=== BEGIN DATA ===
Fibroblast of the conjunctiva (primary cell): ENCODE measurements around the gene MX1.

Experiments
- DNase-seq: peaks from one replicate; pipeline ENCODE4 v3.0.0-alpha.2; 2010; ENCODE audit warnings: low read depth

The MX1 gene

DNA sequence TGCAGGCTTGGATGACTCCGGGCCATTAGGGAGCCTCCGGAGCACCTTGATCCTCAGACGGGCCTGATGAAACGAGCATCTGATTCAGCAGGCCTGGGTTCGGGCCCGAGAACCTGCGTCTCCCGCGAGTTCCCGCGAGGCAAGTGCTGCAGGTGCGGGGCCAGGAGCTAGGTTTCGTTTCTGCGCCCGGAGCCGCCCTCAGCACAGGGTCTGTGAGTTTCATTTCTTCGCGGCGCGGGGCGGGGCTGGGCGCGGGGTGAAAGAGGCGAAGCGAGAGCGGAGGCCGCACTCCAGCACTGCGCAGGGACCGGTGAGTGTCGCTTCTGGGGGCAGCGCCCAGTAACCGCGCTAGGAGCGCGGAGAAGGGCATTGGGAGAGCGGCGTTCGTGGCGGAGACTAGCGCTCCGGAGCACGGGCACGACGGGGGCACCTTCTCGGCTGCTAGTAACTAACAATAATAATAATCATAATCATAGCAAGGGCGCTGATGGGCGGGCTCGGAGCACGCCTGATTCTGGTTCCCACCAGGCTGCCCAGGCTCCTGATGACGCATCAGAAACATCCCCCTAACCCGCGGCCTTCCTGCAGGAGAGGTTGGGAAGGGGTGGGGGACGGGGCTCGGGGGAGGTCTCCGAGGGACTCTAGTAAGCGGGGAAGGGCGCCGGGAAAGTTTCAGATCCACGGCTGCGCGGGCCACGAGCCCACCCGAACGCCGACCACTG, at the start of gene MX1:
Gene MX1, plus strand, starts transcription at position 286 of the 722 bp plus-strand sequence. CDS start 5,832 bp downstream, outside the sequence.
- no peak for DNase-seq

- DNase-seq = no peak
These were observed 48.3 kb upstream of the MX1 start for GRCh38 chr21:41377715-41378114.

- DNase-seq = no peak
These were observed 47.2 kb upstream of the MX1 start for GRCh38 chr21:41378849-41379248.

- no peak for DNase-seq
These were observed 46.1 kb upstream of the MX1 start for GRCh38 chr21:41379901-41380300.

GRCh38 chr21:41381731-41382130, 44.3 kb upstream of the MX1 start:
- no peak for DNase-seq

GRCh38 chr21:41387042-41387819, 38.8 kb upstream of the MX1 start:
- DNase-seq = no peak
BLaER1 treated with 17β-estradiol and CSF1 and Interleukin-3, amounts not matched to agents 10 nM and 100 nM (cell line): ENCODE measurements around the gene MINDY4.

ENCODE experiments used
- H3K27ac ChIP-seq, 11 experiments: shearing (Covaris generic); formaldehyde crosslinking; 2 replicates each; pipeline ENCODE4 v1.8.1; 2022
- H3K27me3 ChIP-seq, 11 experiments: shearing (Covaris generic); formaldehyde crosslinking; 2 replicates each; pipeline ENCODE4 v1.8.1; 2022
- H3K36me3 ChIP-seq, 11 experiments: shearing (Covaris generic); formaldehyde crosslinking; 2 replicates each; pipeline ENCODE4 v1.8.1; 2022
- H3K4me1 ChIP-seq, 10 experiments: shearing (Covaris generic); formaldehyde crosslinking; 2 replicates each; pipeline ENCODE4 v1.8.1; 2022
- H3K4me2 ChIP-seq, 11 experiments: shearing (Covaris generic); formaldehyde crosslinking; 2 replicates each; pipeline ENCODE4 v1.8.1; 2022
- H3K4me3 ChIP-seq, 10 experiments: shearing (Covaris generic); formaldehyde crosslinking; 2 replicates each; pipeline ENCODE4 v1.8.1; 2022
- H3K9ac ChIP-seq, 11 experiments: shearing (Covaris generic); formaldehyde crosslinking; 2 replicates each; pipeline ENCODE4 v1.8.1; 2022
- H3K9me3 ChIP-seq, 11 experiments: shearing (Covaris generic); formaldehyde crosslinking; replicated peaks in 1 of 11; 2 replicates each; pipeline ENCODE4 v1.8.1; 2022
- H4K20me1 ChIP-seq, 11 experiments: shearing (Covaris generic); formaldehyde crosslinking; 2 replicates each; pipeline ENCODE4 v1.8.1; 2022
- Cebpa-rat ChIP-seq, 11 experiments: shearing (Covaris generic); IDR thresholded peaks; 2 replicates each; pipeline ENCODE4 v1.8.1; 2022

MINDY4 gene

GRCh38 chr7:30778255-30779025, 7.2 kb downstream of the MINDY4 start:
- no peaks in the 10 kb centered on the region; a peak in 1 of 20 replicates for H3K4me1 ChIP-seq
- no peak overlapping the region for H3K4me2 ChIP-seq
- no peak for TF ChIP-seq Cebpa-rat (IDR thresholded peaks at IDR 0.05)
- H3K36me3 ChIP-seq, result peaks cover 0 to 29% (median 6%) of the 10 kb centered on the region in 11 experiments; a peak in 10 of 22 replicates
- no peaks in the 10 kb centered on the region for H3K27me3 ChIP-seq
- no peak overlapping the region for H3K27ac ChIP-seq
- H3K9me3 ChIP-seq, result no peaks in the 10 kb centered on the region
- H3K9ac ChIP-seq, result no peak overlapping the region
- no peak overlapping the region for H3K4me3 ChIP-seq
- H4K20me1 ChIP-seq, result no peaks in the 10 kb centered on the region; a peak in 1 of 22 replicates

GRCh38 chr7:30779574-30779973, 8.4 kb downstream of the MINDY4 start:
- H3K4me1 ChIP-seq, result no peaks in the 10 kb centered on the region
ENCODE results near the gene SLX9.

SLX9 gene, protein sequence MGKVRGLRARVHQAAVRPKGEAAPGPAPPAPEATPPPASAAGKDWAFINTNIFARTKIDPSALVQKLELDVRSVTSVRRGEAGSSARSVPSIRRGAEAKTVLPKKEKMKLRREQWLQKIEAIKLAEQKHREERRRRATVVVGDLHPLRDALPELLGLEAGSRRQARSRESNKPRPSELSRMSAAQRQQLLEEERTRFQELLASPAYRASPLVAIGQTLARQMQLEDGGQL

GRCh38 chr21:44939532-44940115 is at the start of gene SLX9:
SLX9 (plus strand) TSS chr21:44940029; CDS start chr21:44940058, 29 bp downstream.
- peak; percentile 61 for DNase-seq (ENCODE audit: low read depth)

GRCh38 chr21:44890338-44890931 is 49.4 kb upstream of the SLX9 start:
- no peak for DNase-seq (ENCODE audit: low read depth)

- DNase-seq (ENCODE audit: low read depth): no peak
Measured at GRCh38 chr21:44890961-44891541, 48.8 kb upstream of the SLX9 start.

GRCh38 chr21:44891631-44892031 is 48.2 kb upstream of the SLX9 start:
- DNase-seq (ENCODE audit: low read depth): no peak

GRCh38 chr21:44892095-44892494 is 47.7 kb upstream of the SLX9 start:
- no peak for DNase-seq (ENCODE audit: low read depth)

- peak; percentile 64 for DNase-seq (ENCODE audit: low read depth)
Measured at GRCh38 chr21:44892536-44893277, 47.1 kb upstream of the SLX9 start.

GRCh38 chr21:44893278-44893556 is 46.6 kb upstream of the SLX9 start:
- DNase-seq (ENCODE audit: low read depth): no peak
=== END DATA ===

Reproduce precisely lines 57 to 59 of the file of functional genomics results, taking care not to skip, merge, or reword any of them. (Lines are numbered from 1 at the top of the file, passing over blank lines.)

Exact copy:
- peak; percentile 64 for DNase-seq (ENCODE audit: low read depth)
Measured at GRCh38 chr21:44892536-44893277, 47.1 kb upstream of the SLX9 start.

GRCh38 chr21:44893278-44893556 is 46.6 kb upstream of the SLX9 start: